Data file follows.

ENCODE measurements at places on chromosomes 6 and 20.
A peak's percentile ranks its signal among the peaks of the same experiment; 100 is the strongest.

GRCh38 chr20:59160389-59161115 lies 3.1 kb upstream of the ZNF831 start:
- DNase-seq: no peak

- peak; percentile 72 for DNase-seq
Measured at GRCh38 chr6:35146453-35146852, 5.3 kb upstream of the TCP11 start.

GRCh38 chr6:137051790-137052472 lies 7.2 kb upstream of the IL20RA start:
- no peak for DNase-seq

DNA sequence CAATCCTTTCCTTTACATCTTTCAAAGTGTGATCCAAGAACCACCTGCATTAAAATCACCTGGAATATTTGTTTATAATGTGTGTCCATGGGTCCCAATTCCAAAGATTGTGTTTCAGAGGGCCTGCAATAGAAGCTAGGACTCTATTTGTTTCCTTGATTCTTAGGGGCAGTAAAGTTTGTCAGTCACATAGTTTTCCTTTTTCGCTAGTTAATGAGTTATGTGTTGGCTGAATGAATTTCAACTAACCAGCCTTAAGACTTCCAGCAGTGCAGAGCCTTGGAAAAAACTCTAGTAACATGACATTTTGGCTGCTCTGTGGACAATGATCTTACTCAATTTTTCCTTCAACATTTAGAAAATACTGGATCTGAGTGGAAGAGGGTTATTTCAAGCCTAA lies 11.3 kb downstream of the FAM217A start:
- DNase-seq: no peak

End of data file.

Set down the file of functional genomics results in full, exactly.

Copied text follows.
ENCODE measurements at places on chromosomes 6 and 20.
A peak's percentile ranks its signal among the peaks of the same experiment; 100 is the strongest.

GRCh38 chr20:59160389-59161115 lies 3.1 kb upstream of the ZNF831 start:
- DNase-seq: no peak

- peak; percentile 72 for DNase-seq
Measured at GRCh38 chr6:35146453-35146852, 5.3 kb upstream of the TCP11 start.

GRCh38 chr6:137051790-137052472 lies 7.2 kb upstream of the IL20RA start:
- no peak for DNase-seq

DNA sequence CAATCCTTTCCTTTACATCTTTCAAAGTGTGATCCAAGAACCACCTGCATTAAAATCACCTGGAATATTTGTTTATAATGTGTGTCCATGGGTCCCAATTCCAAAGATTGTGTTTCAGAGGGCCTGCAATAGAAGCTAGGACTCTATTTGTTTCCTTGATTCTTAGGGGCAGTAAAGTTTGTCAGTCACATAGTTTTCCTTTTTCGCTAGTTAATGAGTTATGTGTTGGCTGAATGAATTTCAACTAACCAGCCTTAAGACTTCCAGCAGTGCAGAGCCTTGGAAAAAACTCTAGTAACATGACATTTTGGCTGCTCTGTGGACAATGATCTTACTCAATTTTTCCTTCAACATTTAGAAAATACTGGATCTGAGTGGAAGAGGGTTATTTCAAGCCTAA lies 11.3 kb downstream of the FAM217A start:
- DNase-seq: no peak